Pet Lovers Push For All US Shelters To Become “No Kill” By 2025

According to a report from the American Humane Society, 64 percent of all animals who enter shelters are euthanized?

While some instances of euthanasia are used to relieve the suffering of animals in poor health, it doesn't really apply in most cases. Many shelters have no option when they are overcrowded, and our furry friends in shelters are killed simply because of they cannot find a good home.

However, a group of animal-loving organizations have banded together to advocate for "no kill" policies that'll change all this. The Best Friends Animal Society in Kanab, Utah is at the forefront of these efforts to bring all U.S. shelters to "no kill" status by 2025.

A dog with a glum expression waits inside a carrier.
So many animals in shelters everyday are looking for a home.
credit: Justin Sullivan/Getty Images News/GettyImages

Greg Castle, the founder of Best Friends, has been pivotal in moving Utah towards a state-wide "no kill" policy for all pets by 2019. "We had that dream, an ideal that was so important that it lived deep within us. Making it a priority to bring the dream to reality, instead of burying it within like most people do, is a principle that has guided us all along," Castle wrote in a statement for Best Friends.

NPR reports that Los Angeles and New York are two cities that are coming close to being entirely "no kill," and that the 2015 goal is not only feasible, but critical for the future of animal welfare.

Animals at home. Cute Red cute little baby cat pet
credit: snb2087/iStock/GettyImages

Risa Weinstock, president of the Animal Care Centers (ACC) in New York City, is on a mission to end animal homelessness by accepting every single animal who comes into her shelter.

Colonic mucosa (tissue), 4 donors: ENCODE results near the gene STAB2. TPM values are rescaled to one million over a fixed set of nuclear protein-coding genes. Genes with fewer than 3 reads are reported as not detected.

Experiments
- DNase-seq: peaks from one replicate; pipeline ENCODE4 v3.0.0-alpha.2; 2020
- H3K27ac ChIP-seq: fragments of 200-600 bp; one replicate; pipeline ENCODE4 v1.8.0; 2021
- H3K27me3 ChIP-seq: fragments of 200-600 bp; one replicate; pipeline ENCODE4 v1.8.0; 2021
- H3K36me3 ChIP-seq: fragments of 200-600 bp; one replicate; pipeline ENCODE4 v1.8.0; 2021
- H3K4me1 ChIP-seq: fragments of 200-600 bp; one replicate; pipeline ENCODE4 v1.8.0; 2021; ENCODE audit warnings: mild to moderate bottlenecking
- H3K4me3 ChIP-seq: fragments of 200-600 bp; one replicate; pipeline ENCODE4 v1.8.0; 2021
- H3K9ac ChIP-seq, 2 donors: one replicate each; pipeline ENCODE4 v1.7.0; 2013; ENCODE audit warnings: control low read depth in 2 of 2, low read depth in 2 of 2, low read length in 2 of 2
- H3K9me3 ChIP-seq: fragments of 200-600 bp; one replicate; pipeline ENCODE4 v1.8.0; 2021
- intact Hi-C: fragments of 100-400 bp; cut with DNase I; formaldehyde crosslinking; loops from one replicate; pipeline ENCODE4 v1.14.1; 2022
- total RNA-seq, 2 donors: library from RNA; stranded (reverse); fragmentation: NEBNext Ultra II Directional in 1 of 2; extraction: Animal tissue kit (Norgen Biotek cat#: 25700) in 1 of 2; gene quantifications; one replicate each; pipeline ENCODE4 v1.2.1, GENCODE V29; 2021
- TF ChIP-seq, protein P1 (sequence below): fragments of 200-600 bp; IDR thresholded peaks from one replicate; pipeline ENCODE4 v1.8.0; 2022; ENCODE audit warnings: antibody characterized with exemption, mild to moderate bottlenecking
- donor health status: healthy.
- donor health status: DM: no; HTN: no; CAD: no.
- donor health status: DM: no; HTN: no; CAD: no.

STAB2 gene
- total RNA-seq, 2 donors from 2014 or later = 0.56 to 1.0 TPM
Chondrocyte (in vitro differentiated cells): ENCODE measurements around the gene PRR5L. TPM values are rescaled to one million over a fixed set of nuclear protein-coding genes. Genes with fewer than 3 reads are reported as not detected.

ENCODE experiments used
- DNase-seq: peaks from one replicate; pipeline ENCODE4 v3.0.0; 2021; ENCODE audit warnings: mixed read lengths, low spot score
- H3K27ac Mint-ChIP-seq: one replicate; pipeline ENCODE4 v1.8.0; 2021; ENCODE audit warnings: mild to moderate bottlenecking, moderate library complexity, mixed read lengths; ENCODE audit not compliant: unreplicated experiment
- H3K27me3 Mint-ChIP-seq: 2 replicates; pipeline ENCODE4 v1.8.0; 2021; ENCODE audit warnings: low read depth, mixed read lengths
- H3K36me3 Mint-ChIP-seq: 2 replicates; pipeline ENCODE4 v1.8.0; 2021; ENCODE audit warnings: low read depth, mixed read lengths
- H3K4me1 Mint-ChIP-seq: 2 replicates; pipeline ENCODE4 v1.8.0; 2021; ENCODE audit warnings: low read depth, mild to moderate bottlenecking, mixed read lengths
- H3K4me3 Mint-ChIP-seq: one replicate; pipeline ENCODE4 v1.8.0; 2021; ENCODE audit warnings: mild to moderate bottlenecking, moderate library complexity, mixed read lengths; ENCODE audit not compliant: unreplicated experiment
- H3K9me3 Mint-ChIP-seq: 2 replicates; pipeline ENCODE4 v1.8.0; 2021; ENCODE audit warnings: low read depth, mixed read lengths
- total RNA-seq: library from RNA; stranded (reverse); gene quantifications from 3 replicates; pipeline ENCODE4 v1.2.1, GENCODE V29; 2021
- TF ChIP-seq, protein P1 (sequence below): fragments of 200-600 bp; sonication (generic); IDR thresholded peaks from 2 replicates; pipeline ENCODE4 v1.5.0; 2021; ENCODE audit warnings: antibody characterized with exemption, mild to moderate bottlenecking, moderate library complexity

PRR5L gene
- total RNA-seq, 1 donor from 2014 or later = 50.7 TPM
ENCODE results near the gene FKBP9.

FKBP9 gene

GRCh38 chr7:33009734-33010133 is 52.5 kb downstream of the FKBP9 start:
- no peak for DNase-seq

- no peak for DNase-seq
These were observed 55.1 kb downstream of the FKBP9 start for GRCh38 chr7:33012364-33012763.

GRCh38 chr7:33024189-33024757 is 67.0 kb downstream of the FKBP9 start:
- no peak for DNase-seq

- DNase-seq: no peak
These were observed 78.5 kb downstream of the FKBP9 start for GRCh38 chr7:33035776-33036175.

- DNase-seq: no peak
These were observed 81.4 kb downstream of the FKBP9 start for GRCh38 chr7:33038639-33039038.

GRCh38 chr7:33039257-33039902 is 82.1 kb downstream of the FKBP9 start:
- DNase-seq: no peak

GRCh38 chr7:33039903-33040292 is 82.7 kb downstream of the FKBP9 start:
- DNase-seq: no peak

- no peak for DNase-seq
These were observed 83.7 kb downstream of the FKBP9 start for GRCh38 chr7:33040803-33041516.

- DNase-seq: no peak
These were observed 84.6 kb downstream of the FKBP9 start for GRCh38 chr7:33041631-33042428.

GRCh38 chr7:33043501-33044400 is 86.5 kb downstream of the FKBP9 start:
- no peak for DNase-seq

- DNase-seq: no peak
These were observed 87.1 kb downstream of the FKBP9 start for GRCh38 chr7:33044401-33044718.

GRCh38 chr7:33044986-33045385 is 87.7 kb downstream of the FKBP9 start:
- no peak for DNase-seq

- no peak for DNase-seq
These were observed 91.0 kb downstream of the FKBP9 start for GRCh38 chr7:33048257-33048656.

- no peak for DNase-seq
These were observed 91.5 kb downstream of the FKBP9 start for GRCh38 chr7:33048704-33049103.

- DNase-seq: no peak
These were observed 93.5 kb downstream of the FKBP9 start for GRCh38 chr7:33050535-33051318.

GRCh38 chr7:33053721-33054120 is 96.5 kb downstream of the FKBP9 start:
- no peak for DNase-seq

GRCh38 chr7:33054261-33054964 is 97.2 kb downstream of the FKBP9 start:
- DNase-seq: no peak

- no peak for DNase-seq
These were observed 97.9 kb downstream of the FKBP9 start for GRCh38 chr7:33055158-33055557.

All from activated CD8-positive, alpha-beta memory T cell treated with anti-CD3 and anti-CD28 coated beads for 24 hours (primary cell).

"We are the only organization [in NYC] that accepts every animal brought to it, whether the animal has been abandoned, surrendered, found as a stray, brought in by the public, NYPD, or our field rescue team, and regardless of age, health status, breed, species or condition," Weinstock told NPR.

Weinstock also believes that increasing adoptions is only one aspect in reducing the kill rate of shelters.

NPR reports that the ACC has taken many measures to help pets find people and stay with them. "We have also added programs that help families and their pets stay together; target low-income areas where many strays are born; and provide surrender prevention community outreach like food pantries, behavior counseling, low cost medical referrals and vouchers, and vaccine clinics to keep the community healthier and safer."

ACC and Best Friends inspire us all with their passion and leadership, and the future is looking bright for our four-legged friends and the people who love them.